GVSU Math Prof Wins Teaching Award: Grand Valley State University mathematics professor Matthew Boelkins has been selected to receive the 2013 Distinguished Teaching Award from the Michigan Section of the Mathematical Association of America. The award will be presented at the organization’s annual meeting in May. Boelkins, who lives in Jenison, has taught at Grand Valley since 1998. In 2003 he received the university’s Pew Teaching Excellence Award in the Science and Mathematics Division. Grand Valley mathematics professor Ted Sundstrom, who nominated Boelkins for the award, said faculty members in the department have commented about Boelkins’ ability to maintain high academic standards and expectations for students while simultaneously enjoying extremely positive relationships with his students. Sundstrom also noted Boelkins’ willingness to give of himself in the service of learning, in that during a recent sabbatical leave, he wrote a free, open source textbook for first semester calculus, with materials for second semester in progress. The text may be viewed at http://bit.ly/P8cguM. Boelkins also maintains a blog focused on free resources for teaching calculus at http://opencalculus.wordpress.com. This text may be used by instructors and students of differential calculus at Grand Valley and other universities, in order to replace the use of for-profit textbooks and proprietary software. Boelkins will also be the Michigan Section nominee for the national MAA Deborah and Franklin Tepper Haimo Awards for Distinguished College or University Teaching of Mathematics.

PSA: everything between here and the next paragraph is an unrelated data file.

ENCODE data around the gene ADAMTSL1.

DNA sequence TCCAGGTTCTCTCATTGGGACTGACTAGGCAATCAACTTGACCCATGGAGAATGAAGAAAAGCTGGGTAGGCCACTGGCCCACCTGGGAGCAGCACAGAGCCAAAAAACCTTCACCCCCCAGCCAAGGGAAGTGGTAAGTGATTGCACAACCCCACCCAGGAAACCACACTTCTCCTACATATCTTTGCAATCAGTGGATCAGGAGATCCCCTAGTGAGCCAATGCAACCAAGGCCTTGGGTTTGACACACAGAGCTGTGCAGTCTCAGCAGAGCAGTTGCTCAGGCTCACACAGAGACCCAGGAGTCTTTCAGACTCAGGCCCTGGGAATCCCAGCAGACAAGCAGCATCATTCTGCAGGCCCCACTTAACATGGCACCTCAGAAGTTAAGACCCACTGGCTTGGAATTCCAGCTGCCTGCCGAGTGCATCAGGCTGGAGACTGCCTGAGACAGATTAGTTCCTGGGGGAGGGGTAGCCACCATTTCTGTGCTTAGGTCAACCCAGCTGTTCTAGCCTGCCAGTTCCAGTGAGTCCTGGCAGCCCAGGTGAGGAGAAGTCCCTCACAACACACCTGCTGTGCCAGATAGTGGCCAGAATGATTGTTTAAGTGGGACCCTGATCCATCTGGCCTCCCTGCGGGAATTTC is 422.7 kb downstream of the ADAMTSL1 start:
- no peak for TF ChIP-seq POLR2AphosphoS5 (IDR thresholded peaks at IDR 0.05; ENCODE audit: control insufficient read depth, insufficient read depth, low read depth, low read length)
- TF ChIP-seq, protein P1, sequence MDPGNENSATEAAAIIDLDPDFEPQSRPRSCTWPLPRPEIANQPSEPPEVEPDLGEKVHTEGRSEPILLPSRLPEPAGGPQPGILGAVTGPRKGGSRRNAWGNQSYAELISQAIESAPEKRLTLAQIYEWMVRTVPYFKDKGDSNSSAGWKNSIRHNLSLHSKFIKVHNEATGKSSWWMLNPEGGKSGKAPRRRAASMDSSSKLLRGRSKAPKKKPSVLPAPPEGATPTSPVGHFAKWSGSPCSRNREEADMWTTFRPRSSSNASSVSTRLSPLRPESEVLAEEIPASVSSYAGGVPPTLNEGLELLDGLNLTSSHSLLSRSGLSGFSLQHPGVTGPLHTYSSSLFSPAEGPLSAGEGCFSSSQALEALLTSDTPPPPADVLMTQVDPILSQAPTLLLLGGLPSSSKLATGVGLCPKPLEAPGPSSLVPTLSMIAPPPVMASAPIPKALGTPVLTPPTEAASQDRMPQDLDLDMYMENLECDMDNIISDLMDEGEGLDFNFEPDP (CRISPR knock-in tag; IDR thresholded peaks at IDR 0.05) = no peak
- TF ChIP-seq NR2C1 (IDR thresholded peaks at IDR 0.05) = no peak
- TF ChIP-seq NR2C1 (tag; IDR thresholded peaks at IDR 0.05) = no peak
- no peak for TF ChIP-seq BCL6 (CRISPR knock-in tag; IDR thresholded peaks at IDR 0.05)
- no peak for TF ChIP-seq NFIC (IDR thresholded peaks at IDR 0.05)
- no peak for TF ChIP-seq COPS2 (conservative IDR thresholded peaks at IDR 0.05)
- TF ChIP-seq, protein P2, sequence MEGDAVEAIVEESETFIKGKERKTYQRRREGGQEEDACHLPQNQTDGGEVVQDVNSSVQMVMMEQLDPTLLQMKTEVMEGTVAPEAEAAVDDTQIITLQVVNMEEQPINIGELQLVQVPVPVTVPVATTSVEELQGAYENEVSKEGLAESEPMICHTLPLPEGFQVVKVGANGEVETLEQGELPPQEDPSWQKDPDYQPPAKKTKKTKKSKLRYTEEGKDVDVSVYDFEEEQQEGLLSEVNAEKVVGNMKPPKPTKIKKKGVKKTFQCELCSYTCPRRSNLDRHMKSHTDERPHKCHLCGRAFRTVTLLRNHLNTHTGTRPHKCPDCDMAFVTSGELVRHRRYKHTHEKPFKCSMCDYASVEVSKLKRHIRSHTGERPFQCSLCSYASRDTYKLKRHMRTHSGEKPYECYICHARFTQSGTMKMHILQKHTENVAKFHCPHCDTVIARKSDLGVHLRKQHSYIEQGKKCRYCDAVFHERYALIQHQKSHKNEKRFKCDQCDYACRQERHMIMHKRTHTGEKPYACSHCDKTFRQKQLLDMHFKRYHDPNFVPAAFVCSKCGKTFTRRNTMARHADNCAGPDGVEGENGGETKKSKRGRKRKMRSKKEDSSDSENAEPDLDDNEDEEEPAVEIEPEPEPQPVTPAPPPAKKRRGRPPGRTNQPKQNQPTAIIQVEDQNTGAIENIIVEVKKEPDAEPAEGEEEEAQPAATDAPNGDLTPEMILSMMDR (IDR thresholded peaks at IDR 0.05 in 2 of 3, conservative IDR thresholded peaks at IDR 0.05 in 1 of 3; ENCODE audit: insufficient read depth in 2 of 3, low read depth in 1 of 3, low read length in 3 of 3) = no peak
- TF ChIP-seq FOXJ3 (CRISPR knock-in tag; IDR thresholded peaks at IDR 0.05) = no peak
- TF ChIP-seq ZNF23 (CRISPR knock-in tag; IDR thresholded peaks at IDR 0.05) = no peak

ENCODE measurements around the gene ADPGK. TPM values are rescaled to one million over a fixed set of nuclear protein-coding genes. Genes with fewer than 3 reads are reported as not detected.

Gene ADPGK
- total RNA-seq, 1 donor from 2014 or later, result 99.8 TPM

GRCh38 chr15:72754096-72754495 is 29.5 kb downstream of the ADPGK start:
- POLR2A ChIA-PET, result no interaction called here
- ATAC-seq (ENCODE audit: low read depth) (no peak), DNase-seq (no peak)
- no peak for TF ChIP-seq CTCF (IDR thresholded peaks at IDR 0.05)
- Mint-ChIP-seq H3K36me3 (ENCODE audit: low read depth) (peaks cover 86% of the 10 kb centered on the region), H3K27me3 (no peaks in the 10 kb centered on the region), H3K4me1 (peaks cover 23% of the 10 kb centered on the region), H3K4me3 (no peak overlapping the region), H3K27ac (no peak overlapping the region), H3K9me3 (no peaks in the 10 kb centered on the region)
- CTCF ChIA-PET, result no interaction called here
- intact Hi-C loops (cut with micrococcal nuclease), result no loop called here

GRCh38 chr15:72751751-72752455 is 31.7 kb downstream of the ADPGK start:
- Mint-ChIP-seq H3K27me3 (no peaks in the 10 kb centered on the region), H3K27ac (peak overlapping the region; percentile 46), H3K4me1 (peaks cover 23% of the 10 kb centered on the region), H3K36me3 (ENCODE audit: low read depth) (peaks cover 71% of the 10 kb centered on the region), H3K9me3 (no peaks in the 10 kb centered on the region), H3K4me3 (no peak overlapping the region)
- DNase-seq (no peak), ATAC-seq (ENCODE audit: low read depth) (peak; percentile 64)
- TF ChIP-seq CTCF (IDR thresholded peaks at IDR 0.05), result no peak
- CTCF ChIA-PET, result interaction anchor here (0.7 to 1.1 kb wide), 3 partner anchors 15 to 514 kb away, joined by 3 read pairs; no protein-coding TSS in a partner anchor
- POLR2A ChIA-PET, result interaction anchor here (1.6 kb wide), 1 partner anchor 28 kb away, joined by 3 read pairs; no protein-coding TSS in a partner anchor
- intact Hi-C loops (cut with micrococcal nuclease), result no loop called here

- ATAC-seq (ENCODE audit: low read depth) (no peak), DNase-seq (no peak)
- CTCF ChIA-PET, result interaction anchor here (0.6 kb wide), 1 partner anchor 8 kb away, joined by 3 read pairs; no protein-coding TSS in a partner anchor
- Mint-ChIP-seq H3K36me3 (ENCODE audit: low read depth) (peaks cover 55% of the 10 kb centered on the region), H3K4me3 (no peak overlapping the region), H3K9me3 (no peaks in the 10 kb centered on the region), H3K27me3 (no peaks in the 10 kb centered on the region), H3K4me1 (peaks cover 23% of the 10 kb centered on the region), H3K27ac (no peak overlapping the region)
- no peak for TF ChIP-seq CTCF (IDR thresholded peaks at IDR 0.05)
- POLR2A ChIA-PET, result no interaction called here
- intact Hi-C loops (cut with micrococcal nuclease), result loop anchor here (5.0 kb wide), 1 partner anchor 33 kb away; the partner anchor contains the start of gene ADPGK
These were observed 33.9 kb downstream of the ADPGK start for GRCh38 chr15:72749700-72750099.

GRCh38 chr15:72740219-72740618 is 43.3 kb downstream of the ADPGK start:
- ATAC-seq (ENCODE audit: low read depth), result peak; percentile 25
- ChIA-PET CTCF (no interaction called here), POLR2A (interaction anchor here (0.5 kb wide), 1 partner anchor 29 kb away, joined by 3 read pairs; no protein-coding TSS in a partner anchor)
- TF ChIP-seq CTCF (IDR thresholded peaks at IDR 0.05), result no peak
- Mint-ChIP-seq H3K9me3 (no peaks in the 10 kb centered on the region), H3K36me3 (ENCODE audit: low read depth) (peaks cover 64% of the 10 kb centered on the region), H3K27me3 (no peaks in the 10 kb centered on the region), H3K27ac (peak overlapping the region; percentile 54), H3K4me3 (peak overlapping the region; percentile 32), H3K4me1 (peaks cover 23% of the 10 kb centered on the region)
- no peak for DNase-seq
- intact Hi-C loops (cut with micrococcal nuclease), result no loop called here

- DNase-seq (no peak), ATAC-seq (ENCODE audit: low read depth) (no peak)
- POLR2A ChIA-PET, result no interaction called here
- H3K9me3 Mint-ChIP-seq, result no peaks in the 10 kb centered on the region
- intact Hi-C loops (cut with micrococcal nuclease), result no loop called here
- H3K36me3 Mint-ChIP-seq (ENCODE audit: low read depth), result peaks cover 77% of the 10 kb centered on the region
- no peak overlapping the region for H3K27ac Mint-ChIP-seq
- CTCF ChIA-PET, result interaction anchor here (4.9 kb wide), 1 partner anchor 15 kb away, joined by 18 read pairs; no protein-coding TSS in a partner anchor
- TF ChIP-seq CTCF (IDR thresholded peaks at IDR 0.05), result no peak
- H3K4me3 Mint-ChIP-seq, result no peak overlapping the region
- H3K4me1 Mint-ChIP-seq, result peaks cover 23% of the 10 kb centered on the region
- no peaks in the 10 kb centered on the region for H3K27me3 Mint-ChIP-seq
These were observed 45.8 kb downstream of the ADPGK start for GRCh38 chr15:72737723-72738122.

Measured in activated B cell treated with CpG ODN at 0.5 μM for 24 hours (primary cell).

Two Wayne State Professors Named AAAS Fellows: Stephanie Brock and Arthur Suits, professors of chemistry in the College of Liberal Arts and Sciences at Wayne State University, have been named Fellows of the American Association for the Advancement of Science. Election as an AAAS Fellow is an honor bestowed upon AAAS members by their peers. This year 702 members have been awarded this honor by AAAS because of their scientifically or socially distinguished efforts to advance science or its applications. New Fellows will be presented with an official certificate and a gold and blue (representing science and engineering, respectively) rosette pin on Saturday, Feb. 16 from 8 to 10 a.m. at the AAAS Fellows Forum during the 2013 AAAS Annual Meeting in Boston, Mass. This year’s AAAS Fellows were formally announced in the AAAS News & Notes section of the journal Science on Nov. 30, 2012. As part of the AAAS section on chemistry, Brock was elected as an AAAS Fellow for distinguished contributions to the field of inorganic materials chemistry, particularly for a generation of new nanomaterials and methods for their assembly into functional structures. Suits was elected as an AAAS fellow for broad-ranging, innovative work in the field of experimental chemical physics, including photofragment atomic orbital polarization, roaming radical reactions, and advances in ion imaging methods in the AAAS section on chemistry. The tradition of AAAS Fellows began in 1874. Currently, members can be considered for the rank of Fellow if nominated by the steering groups of the Association’s 24 sections, or by any three Fellows who are current AAAS members (so long as two of the three sponsors are not affiliated with the nominee’s institution), or by the AAAS chief executive officer. Each steering group then reviews the nominations of individuals within its respective section and a final list is forwarded to the AAAS Council, which votes on the aggregate list. The Council is the policymaking body of the Association, chaired by the AAAS president, and consisting of the members of the board of directors, the retiring section chairs, delegates from each electorate and each regional division, and two delegates from the National Association of Academies of Science.